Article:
Read Paul Born's latest book:
Read Paul Born's latest book:
A group of artists gathered together in the Multicultural Cinema Club for an intentional conversation about community as part of Tamarack’s 1000 Conversations to Shape our Future campaign. What follows are some highlights from what proved to be a rich conversation.
Why is community important to us?
By nature and social practice we are wired to live in groups, to feed on each other’s energy and love. We get satisfaction from serving each other, just ask anyone who volunteers. At the same time we are scared of loneliness. This causes a dependency on each other. We are meant to be part of a group of people serving and caring for each other; we call this a community. Evolution has shown us that this is how we can best survive and thrive.
If a community does not recognize you then you are a nobody. You need the recognition of the group to function.
African Proverb: “I am because we are”
Even as we become individualistic, there is a need for sharing with each other. Even as we push to be free from social structures we can’t escape our need for each other. You are now seeing a big move back to community as people thirst for something they feel they are missing.
In Lebanon there is always an extended family. It is much different then how we think of family here in Canada. There, a family unit will include a few hundred people. When someone needs to do something, say the garden, they can easily get people to help simply by letting people know. When the time comes people just show up to help because that is they do. One distinction, though, is that people stick to their own family and villages. You are clearly part of this family and not part of that one.
Coming here to Canada you notice a stronger connection across cultures. The extended family feel now can be found everywhere. You build new ties and a new family that replaces the blood ties that you left behind.
As an international person, you are always trying to fit in in some way. It is one of the first things you do when you come to a new place: you try to plant roots and find a place where you belong.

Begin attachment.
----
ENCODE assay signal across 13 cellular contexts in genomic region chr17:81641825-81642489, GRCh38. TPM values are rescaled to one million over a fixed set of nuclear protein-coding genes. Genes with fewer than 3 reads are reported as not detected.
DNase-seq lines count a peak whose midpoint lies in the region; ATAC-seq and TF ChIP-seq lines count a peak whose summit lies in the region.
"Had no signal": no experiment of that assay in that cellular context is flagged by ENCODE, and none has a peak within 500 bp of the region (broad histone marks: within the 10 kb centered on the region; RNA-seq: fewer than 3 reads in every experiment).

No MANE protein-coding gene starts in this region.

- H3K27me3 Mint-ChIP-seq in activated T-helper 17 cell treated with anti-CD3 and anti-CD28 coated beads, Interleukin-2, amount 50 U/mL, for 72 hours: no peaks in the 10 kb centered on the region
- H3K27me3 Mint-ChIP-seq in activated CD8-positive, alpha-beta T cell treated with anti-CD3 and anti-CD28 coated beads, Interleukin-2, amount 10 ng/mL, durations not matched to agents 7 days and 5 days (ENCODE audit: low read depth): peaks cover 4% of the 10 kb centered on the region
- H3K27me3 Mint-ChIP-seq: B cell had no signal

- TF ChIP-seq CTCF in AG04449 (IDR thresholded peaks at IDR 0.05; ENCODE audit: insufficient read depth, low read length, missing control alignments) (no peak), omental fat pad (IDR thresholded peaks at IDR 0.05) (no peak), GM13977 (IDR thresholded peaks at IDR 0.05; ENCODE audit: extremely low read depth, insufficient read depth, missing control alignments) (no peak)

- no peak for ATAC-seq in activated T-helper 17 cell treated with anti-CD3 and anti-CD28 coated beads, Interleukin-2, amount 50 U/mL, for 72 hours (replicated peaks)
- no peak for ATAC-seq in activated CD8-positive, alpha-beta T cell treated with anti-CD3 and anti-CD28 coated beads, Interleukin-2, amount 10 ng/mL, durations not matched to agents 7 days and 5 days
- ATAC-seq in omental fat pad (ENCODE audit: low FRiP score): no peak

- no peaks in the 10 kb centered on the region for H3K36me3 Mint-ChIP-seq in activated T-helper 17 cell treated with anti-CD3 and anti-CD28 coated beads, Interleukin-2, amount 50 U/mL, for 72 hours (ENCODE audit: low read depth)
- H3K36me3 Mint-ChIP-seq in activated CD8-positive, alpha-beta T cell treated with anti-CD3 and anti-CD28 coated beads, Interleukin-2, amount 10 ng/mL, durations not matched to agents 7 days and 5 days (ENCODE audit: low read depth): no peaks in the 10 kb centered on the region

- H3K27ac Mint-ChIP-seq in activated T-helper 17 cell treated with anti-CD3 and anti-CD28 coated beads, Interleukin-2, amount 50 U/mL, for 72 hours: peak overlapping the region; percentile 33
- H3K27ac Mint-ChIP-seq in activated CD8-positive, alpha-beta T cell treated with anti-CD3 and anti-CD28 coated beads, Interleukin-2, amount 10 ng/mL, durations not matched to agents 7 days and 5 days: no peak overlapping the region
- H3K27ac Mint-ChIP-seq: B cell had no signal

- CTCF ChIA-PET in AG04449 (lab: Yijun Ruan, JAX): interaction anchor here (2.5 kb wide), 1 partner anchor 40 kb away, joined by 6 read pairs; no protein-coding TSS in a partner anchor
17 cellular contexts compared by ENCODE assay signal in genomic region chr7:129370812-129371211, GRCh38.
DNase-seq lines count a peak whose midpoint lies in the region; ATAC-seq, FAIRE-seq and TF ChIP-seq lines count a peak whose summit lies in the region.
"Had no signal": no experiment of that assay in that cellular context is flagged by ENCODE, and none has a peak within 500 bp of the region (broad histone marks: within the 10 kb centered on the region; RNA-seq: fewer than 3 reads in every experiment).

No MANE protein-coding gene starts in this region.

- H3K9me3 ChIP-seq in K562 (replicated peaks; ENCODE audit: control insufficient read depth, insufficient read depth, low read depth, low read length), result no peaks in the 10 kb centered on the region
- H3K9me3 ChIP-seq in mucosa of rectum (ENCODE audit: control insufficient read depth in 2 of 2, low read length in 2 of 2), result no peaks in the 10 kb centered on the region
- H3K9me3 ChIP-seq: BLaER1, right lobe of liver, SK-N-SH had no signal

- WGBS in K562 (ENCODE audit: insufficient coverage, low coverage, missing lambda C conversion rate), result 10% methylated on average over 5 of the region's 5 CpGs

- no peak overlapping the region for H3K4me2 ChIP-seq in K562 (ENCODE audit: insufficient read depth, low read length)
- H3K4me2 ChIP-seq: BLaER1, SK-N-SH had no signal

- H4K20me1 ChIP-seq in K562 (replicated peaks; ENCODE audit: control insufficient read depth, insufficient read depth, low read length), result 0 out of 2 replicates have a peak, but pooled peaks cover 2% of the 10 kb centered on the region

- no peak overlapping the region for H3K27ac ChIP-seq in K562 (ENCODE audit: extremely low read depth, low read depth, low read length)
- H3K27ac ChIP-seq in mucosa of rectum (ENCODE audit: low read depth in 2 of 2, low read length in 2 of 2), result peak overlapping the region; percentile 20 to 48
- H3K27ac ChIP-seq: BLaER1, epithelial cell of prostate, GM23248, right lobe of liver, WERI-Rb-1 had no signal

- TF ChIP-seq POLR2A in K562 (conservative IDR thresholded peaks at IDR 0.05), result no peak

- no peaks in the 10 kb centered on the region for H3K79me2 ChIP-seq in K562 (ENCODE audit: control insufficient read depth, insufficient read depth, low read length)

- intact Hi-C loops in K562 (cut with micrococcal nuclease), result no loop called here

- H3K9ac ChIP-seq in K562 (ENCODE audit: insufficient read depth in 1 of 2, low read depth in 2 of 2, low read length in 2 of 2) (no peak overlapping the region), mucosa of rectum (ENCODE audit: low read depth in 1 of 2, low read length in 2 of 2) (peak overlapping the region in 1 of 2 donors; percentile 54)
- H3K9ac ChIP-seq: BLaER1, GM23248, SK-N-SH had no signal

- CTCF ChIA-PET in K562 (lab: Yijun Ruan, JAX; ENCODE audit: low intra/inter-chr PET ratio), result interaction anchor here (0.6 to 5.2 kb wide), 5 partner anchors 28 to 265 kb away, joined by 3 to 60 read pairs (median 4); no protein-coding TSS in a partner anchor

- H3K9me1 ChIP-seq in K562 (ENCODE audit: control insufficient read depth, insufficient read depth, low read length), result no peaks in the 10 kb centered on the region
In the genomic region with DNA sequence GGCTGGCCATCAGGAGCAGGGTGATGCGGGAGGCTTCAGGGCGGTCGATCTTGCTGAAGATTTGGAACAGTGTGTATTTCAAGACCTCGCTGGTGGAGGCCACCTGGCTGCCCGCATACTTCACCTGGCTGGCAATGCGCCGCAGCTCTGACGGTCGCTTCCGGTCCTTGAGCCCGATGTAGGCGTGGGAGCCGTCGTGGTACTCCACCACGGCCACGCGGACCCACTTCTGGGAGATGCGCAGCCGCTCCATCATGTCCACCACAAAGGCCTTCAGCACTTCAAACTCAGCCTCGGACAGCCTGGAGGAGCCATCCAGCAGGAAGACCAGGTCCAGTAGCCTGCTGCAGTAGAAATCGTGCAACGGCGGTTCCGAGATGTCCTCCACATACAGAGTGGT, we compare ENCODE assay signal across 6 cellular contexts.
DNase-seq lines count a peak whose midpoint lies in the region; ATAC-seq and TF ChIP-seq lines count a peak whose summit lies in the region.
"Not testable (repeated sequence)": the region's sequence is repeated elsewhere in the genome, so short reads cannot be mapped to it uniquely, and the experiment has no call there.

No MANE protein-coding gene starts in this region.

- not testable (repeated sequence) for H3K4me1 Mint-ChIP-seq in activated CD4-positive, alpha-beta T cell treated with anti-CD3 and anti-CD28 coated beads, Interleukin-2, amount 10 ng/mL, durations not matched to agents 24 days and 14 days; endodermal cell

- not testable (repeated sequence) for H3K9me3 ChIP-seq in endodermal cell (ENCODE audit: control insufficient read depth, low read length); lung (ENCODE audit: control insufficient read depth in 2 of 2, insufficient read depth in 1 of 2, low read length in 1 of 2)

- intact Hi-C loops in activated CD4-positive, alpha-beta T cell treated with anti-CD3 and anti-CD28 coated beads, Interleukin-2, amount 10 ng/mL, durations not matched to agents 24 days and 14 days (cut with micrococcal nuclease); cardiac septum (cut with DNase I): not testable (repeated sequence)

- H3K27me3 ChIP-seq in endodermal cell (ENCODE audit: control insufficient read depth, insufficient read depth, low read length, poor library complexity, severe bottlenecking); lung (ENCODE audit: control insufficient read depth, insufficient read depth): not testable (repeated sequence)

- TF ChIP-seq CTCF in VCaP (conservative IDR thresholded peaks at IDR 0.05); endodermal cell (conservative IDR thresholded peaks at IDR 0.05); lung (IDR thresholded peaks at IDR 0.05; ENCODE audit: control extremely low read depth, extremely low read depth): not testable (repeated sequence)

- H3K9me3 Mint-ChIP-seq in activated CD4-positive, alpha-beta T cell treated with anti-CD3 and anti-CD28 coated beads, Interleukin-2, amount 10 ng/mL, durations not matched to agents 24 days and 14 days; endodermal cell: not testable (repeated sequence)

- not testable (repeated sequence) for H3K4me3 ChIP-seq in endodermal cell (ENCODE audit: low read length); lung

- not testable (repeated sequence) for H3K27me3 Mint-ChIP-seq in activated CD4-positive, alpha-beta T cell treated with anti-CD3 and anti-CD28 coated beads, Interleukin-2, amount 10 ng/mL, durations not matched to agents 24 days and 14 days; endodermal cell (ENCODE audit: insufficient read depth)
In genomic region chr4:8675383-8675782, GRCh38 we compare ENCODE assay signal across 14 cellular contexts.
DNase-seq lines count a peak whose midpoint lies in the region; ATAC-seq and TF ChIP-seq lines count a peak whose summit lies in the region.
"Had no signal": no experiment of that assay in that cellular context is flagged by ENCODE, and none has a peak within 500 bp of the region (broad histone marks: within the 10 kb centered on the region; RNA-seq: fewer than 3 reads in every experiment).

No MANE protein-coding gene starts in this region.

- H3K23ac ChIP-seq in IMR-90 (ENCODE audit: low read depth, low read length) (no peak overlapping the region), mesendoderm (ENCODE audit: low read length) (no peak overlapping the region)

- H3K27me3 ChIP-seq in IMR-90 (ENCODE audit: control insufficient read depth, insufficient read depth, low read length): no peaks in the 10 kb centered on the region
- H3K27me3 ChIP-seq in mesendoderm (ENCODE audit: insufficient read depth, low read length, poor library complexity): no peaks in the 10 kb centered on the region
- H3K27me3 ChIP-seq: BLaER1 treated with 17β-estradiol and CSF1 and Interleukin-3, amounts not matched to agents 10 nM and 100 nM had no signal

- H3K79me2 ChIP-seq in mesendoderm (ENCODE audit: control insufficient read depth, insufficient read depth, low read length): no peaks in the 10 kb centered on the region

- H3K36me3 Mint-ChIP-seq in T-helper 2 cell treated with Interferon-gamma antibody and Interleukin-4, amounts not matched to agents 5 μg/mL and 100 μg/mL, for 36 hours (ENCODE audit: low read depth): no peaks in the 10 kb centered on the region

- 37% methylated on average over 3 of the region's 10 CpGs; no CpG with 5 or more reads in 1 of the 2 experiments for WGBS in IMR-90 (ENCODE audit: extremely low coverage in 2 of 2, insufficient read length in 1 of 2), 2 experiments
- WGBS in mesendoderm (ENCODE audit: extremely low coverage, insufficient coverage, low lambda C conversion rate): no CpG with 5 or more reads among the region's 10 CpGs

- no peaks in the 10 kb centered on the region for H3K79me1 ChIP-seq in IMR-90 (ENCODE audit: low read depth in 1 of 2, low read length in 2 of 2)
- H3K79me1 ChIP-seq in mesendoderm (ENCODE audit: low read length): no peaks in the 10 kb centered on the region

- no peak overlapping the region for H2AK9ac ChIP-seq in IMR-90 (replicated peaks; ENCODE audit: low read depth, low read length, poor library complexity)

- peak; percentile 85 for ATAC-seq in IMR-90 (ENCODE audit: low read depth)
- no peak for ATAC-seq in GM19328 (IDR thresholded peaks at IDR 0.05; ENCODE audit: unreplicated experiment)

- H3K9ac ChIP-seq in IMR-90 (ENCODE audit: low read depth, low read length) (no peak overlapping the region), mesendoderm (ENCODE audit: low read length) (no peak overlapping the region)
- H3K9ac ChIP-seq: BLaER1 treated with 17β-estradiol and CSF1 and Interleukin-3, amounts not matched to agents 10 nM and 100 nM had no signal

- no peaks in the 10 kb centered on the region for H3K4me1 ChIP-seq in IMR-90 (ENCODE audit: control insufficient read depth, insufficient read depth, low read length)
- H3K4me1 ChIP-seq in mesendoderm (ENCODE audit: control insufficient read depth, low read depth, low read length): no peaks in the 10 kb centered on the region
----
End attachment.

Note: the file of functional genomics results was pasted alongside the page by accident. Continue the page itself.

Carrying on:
One person shared their experience building community in a new place through the WCURI co-op residence for students at the University of Waterloo. There, everything was based on the volunteerism of the residents. Much of the rent is invested back into building community. This place also draws in a real diverse blend of people from different cultural and academic backgrounds. As a grad student it is hard to find time to connect as most of your work is very independent. All of the potlucks and other social events that were organized by the resident community made it easy to feel like you fit in with the community. It became a new family.
But not all community is positive. One person shared a negative experience of community that she had with her new house. When you are surrounded by a good healthy community, it can make your home a place of happiness. At the same time a negative community can serve to isolate and alienate you. This woman is now currently in a situation where she feels bullied by her neighbours. Home is no longer a safe place. These negative experiences make her fearful to reach out, she is afraid of making mistakes. Despite the fact that she has worked hard to be helpful to her neighbours, she feels underappreciated.
We often look at community with rose coloured glasses; community can sometimes be a tool that hurts people. It is important that we recognize this as well.